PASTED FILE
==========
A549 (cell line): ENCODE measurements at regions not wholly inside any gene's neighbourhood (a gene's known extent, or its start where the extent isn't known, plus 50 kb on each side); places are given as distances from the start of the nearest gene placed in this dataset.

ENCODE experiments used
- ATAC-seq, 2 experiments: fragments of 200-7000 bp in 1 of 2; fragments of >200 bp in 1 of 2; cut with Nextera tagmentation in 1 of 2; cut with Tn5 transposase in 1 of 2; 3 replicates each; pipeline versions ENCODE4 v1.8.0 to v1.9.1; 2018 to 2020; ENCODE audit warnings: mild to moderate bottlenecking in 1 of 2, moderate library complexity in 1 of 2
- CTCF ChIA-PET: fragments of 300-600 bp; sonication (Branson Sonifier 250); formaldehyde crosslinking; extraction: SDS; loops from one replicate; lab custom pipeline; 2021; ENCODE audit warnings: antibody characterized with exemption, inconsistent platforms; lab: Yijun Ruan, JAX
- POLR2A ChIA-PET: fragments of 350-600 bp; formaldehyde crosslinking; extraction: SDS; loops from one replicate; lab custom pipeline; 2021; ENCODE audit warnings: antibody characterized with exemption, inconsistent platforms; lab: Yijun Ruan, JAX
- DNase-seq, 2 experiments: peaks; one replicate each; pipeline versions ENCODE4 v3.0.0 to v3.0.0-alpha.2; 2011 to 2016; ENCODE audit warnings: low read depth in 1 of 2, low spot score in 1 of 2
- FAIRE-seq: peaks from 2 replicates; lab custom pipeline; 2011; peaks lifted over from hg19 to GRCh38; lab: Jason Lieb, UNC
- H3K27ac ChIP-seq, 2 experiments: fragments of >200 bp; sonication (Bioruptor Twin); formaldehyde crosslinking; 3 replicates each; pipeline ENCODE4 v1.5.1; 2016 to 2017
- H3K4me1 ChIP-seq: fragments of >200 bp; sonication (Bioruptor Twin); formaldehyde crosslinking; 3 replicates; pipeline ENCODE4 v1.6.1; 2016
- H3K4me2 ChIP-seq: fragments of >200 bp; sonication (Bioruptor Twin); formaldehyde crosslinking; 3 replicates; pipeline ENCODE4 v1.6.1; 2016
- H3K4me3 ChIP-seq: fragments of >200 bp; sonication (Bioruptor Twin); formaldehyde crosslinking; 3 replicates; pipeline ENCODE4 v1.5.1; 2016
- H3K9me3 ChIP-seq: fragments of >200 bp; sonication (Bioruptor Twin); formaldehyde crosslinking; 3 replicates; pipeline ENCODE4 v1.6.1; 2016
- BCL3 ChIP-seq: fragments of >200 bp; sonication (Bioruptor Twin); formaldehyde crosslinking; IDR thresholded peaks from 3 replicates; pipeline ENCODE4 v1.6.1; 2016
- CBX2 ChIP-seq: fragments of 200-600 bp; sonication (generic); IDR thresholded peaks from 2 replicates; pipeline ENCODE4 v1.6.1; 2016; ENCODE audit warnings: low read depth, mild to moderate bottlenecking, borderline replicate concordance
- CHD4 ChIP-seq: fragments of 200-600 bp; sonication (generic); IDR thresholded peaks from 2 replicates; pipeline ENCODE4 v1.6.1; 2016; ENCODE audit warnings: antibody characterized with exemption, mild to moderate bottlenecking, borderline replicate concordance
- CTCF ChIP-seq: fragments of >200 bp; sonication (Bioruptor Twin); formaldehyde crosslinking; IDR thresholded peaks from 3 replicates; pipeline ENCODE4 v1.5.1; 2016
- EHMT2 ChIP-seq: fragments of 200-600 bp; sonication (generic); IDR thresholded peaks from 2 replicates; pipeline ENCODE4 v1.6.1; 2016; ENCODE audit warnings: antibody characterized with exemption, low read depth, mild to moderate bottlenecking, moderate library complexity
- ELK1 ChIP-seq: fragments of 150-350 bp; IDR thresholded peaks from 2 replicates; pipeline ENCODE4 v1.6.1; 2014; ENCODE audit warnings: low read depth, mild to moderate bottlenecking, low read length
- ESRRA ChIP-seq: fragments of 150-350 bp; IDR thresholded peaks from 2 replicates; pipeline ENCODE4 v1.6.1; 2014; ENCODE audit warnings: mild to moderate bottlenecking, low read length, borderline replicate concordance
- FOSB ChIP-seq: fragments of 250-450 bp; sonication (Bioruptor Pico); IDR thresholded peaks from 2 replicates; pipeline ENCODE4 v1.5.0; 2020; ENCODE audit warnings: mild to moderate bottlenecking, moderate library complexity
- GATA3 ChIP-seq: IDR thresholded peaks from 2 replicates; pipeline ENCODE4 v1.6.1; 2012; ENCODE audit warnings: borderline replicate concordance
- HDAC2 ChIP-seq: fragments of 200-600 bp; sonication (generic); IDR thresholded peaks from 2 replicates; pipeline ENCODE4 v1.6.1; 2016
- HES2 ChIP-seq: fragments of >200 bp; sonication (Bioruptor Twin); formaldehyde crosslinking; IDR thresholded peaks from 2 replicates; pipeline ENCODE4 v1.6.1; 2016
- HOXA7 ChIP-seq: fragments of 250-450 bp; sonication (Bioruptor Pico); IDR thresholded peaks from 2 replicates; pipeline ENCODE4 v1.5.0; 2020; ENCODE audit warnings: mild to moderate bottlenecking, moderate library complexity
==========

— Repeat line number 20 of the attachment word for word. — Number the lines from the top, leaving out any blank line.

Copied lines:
- FOSB ChIP-seq: fragments of 250-450 bp; sonication (Bioruptor Pico); IDR thresholded peaks from 2 replicates; pipeline ENCODE4 v1.5.0; 2020; ENCODE audit warnings: mild to moderate bottlenecking, moderate library complexity